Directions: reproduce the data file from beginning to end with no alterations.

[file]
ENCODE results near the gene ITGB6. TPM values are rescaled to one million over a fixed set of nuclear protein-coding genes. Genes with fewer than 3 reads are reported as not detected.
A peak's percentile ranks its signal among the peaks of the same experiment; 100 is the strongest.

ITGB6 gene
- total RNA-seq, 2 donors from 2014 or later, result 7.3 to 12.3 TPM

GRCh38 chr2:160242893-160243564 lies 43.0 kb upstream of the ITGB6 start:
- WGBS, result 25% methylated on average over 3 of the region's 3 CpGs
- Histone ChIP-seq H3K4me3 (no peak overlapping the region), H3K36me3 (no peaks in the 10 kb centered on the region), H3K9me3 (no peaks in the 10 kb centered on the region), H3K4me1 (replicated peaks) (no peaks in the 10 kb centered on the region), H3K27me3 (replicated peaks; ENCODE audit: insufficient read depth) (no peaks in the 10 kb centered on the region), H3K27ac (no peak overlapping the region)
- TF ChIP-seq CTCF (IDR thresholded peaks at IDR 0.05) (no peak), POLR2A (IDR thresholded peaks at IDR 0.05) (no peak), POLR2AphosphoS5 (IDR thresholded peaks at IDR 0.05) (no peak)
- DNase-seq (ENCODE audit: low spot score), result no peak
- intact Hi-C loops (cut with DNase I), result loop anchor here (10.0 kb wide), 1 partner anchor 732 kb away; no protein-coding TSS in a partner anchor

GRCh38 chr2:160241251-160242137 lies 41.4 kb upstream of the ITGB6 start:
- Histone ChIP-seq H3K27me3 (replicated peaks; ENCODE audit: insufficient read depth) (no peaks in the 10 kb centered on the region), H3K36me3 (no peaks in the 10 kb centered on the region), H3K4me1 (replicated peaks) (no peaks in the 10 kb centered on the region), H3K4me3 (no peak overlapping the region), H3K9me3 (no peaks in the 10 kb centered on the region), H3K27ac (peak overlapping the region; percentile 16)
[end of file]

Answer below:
ENCODE results near the gene ITGB6. TPM values are rescaled to one million over a fixed set of nuclear protein-coding genes. Genes with fewer than 3 reads are reported as not detected.
A peak's percentile ranks its signal among the peaks of the same experiment; 100 is the strongest.

ITGB6 gene
- total RNA-seq, 2 donors from 2014 or later, result 7.3 to 12.3 TPM

GRCh38 chr2:160242893-160243564 lies 43.0 kb upstream of the ITGB6 start:
- WGBS, result 25% methylated on average over 3 of the region's 3 CpGs
- Histone ChIP-seq H3K4me3 (no peak overlapping the region), H3K36me3 (no peaks in the 10 kb centered on the region), H3K9me3 (no peaks in the 10 kb centered on the region), H3K4me1 (replicated peaks) (no peaks in the 10 kb centered on the region), H3K27me3 (replicated peaks; ENCODE audit: insufficient read depth) (no peaks in the 10 kb centered on the region), H3K27ac (no peak overlapping the region)
- TF ChIP-seq CTCF (IDR thresholded peaks at IDR 0.05) (no peak), POLR2A (IDR thresholded peaks at IDR 0.05) (no peak), POLR2AphosphoS5 (IDR thresholded peaks at IDR 0.05) (no peak)
- DNase-seq (ENCODE audit: low spot score), result no peak
- intact Hi-C loops (cut with DNase I), result loop anchor here (10.0 kb wide), 1 partner anchor 732 kb away; no protein-coding TSS in a partner anchor

GRCh38 chr2:160241251-160242137 lies 41.4 kb upstream of the ITGB6 start:
- Histone ChIP-seq H3K27me3 (replicated peaks; ENCODE audit: insufficient read depth) (no peaks in the 10 kb centered on the region), H3K36me3 (no peaks in the 10 kb centered on the region), H3K4me1 (replicated peaks) (no peaks in the 10 kb centered on the region), H3K4me3 (no peak overlapping the region), H3K9me3 (no peaks in the 10 kb centered on the region), H3K27ac (peak overlapping the region; percentile 16)